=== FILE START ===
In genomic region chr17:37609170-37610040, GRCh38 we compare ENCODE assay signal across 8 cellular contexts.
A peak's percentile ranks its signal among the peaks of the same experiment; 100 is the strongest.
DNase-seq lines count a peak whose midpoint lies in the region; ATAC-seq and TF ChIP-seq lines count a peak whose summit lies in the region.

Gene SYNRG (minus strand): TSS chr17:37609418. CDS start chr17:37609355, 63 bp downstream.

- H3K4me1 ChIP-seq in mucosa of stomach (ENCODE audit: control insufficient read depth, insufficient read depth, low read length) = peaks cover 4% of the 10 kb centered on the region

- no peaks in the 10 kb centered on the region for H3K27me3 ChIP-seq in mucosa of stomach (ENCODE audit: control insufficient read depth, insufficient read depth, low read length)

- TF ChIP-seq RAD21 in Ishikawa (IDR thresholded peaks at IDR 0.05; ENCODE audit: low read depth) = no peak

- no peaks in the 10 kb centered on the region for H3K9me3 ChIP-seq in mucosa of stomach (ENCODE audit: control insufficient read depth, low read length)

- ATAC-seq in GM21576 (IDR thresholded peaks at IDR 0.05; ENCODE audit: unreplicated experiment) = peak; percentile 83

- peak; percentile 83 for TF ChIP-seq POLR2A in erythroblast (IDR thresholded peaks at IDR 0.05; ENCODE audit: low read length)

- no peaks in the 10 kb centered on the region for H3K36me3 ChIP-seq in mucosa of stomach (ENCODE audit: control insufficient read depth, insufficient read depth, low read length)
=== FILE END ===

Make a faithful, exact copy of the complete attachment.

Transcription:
In genomic region chr17:37609170-37610040, GRCh38 we compare ENCODE assay signal across 8 cellular contexts.
A peak's percentile ranks its signal among the peaks of the same experiment; 100 is the strongest.
DNase-seq lines count a peak whose midpoint lies in the region; ATAC-seq and TF ChIP-seq lines count a peak whose summit lies in the region.

Gene SYNRG (minus strand): TSS chr17:37609418. CDS start chr17:37609355, 63 bp downstream.

- H3K4me1 ChIP-seq in mucosa of stomach (ENCODE audit: control insufficient read depth, insufficient read depth, low read length) = peaks cover 4% of the 10 kb centered on the region

- no peaks in the 10 kb centered on the region for H3K27me3 ChIP-seq in mucosa of stomach (ENCODE audit: control insufficient read depth, insufficient read depth, low read length)

- TF ChIP-seq RAD21 in Ishikawa (IDR thresholded peaks at IDR 0.05; ENCODE audit: low read depth) = no peak

- no peaks in the 10 kb centered on the region for H3K9me3 ChIP-seq in mucosa of stomach (ENCODE audit: control insufficient read depth, low read length)

- ATAC-seq in GM21576 (IDR thresholded peaks at IDR 0.05; ENCODE audit: unreplicated experiment) = peak; percentile 83

- peak; percentile 83 for TF ChIP-seq POLR2A in erythroblast (IDR thresholded peaks at IDR 0.05; ENCODE audit: low read length)

- no peaks in the 10 kb centered on the region for H3K36me3 ChIP-seq in mucosa of stomach (ENCODE audit: control insufficient read depth, insufficient read depth, low read length)